In his second regular season week at the helm, Greg Manusky ramped things up another notch. Like a tactical general, he went at the Los Angeles Rams with multiple looks, situation-specific player pairings and diverse pressures.
Players shuttled on and off the field. One safety on, another off. Second safety off, extra cornerback on. Linemen off, extra linebackers on. And on and on.
The Washington Redskins aren't unique in their frequent substitutions. And Manusky certainly isn't the first aggressive defensive coordinator. The Redskins still need improvement on third downs and in overall consistency. But Manusky's philosophy and the improved depth and versatility in Washington's defensive ranks give the Redskins a better chance to field that opportunistic, game-changing unit they have long lacked.
"We have some versatile guys out there, especially defensive linemen," Coach Jay Gruden said. "They can play nickel and base, which is important. You've got to be able to stop the run, even in sub packages, and they do a good job. And our linebackers are athletic enough that they can play both. Then our safeties and corners, they're pretty good. [Manusky] does a good job, matching personnel, playing personnel, whatever he wants against whatever personnel is out there because our guys are athletic and they are versatile. . . . That speaks well of the people that we have on defense."
The days of 11 defensive players playing in all situations ended a while ago. With offenses constantly deploying complex alignments and groupings, defenses must come equipped with variations of their core unit, using different formations and personnel to better align with the opponent's offensive weaponry.
Maybe it's rookie safety Montae Nicholson sharing the defensive backfield with veteran D.J. Swearinger for a particular set of plays because Nicholson offers better size as a pass-rusher or coverage range on the back end. Or it could be Deshazor Everett at strong safety instead of Nicholson because he offers better experience facing another play type.
Or perhaps Manusky will go with the traditional two outside linebackers and three down linemen in base packages to better stop the run, or two edge rushers and two linemen in nickel packages designed to defend the run and get more pressure on the quarterback. Or Manusky might mix it up further by aligning those two edge rushers (Ryan Kerrigan and Preston Smith) on one side of the line and defensive end Jonathan Allen on the other, flanked by a third outside linebacker (Junior Galette) to get even more speed on the field to pursue the quarterback.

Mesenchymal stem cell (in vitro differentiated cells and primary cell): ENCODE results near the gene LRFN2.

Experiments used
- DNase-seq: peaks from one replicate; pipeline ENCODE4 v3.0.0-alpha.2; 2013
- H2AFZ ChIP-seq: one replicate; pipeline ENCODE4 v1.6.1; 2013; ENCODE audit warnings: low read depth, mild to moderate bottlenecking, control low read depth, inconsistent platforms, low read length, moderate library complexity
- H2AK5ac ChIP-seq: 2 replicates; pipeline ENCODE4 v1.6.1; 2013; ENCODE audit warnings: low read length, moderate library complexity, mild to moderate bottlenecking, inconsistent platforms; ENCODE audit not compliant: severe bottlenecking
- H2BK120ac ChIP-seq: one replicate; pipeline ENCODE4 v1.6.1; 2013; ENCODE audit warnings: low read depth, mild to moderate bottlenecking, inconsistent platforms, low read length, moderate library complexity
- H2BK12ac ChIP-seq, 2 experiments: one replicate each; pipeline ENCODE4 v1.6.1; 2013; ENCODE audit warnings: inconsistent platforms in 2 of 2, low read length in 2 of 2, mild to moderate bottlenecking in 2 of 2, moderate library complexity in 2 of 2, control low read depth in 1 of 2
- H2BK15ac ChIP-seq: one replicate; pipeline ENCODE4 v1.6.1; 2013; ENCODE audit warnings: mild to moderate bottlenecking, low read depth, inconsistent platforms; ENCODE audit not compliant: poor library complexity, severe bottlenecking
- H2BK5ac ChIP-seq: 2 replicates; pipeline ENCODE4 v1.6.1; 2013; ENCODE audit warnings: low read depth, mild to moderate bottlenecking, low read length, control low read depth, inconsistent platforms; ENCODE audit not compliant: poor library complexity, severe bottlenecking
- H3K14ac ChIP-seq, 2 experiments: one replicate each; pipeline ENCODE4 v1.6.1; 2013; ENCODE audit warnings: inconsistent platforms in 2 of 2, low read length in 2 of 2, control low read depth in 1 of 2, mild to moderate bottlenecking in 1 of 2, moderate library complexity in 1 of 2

It's all about keeping the offense guessing.
"The packages we each run played to our strengths," said Nicholson, the fourth-round pick who played more snaps Sunday in nickel packages after playing almost exclusively on special teams in Week 1. "I'm a little taller. I have range. But [Everett] is fast, can hit and has experience. . . . It definitely throws [the offense] off. They're seeing guys on film, but they're not always seeing what every guy can do. It creates the unexpected. They're expecting one thing but get something else, and it gets harder for them."
Manusky displayed a preference for rotating pass rushers last season when he served as outside linebackers coach before receiving the promotion to coordinator this winter. He started Kerrigan and Smith, then rotated in Trent Murphy to give one of the starters a breather but also throw off an offensive tackle who was figuring out how to fend off the first guy. The new foe would throw the opposing tackle for a loop. That approach enabled Kerrigan to record double-digit sacks despite logging a career-low number of snaps, and Murphy (lost to injury this season) offered 8½ sacks off the bench.
Now the Redskins have Galette and rookie Ryan Anderson to sub in for Kerrigan and Smith or play alongside them if Manusky sees fit.
The approach extends to the defensive line where the rookie Allen and veterans Ziggy Hood and Stacy McGee start but still split snaps with Matt Ioannidis and Terrell McClain.
Of improved freshness, Hood said: "You feel like you have a little step faster than they do. You're a step quicker and able to do more at a certain part and time."
Defensive line coach Jim Tomsula used all of his players at multiple positions during the preseason, but narrowing the focus of second-year pro Ioannidis (playing him at defensive end only and not nose tackle as well) has led to drastic improvement. Ioannidis has played primarily with nickel packages and had a hand in a sack while recording three hits on the quarterback.
The Redskins will need as much diversity and aggression in their game plan Sunday as they can muster. They face an Oakland Raiders offense that boasts a big, powerful offensive line, so freshness and effectiveness are a must for the defensive linemen.
Quarterback Derek Carr, wide receivers Michael Crabtree and Amari Cooper and running back Marshawn Lynch lead an offense that has scored a league-best 35.5 points per game in the first two weeks of the season.
"These are the games you want. You want to go with the best of the best," defensive end McClain said. "You're going up against a No. 1 offense, and you can show the world what you're made of. It's going to be bloody. I can't wait for the matchup."
Note: Tight end Jordan Reed joined his teammates on the practice field Thursday despite rib and sternum injuries that sidelined him for contact drills the previous day. Reed joined the wide receivers for pass-catching drills under the supervision of position coach Ike Hilliard rather than work with fellow tight ends on blocking and receiving drills. It was not a padded practice.
"He did more today," Gruden said of Reed, "so I think the pain is becoming manageable, we hope. We'll see how he does" Friday.